Tag: insurance

Maryland Lawmakers Should Seize the Opportunity to Protect Health Care Choice

As we embark on the second year of the COVID-19 pandemic—albeit with vaccine distribution underway—demand for health care and the financial support many need to help pay for treatment has become a hot topic. Fortunately, this month the Maryland Senate will consider a positive piece of legislation that would protect the right for Marylanders to choose a Health Care Sharing Ministry to manage their health care expenses.

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Maryland bucks nationwide trend on child-only insurance policies

Successful negotiation helped Maryland keep two health insurance companies — CareFirst BlueCross BlueShield and Kaiser Permanente of the Mid-Atlantic — writing policies that cover children, though most of their counterparts nationwide have stopped.

Many of the nation’s insurers dropped child-only plans in September, when a provision of the new federal health care reform law took effect that bars them from rejecting children with preexisting medical conditions. Many states, including Maryland, do not have laws requiring the option of child-only policies.

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New Maryland group looks at forming non-profit health insurance co-op

A new statewide group is trying to form a new insurance co-op to provide coverage for people who will be required to have it under the new federal law, but cannot afford it.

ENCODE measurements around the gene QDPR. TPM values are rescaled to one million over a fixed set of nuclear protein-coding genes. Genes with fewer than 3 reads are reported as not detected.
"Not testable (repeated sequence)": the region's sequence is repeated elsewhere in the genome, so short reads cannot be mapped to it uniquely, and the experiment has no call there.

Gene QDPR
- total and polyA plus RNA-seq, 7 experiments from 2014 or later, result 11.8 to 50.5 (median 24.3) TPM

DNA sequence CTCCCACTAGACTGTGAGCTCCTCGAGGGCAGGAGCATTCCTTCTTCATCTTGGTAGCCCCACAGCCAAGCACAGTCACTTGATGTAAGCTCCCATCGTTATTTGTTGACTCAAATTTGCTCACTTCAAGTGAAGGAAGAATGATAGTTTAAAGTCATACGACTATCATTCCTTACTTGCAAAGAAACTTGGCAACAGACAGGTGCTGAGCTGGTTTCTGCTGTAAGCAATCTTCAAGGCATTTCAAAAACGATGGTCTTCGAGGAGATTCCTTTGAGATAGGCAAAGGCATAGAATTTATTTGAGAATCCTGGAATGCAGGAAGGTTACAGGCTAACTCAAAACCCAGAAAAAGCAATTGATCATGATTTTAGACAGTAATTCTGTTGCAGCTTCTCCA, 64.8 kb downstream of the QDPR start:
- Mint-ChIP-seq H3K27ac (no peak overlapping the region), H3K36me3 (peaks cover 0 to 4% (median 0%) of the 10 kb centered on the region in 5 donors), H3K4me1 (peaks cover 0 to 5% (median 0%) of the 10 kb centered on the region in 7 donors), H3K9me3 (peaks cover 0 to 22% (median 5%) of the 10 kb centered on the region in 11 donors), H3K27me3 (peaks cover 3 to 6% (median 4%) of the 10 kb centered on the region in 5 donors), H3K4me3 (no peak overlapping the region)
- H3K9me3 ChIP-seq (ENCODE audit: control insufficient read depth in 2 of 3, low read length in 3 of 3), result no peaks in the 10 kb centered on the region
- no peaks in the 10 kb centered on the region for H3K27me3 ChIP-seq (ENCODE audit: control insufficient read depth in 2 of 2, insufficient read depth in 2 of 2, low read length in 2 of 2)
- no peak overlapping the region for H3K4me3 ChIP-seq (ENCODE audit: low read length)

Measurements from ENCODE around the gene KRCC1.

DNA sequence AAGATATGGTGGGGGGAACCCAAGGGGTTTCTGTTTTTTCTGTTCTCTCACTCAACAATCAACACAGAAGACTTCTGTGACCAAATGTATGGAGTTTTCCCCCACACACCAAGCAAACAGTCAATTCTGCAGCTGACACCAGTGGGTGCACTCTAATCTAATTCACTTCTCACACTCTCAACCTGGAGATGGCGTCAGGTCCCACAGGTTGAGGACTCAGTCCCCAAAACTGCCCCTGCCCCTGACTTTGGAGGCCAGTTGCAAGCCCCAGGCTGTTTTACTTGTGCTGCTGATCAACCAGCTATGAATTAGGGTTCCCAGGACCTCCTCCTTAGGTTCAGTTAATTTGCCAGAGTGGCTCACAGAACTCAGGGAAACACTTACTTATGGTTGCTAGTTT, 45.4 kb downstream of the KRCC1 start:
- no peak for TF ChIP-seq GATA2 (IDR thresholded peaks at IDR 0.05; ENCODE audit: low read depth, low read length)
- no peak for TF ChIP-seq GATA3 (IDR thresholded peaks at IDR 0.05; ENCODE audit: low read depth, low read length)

The Maryland Nonprofit Health Insurance Co-op is working on a year-long feasibility study to see if it will be able to start its own insurance carrier for those who cannot afford even the cheapest insurance. The proposed co-op would target adults between 19 and 64 living in the state’s I-95 corridor.

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CareFirst conducted similar study

In 2008, CareFirst BlueCross BlueShield began its own two-year patient-centered pilot program, involving 11 primary care practices and 45,000 CareFirst members in Maryland, DC and Virginia.

CareFirst will launch a full-scale program in January based on the findings from the program.

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State health commission hopes pilot program brings quality care, lower costs

The Maryland Health Care Commission recently launched an experiment that could change the way patients receive health care, increase reimbursements to physicians, and generate cost savings for insurance companies.

The commission, which is an an independent regulatory agency, is studying how to improve quality of health care by utilizing primary care physicians through its Patient Centered Medical Home pilot program. Study results will help model future state health care plans.

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Narrow benefits bills raise issue of costs, equity

Some senators are questioning bills narrowly tailored to secure insurance and pension benefits to a small number of constituents with unusual circumstances.

The Senate passed measures last week preventing pension allowances from going down and allowing surviving family members to cash in on disability benefits in the case of a person dying before the state is able to process the application.

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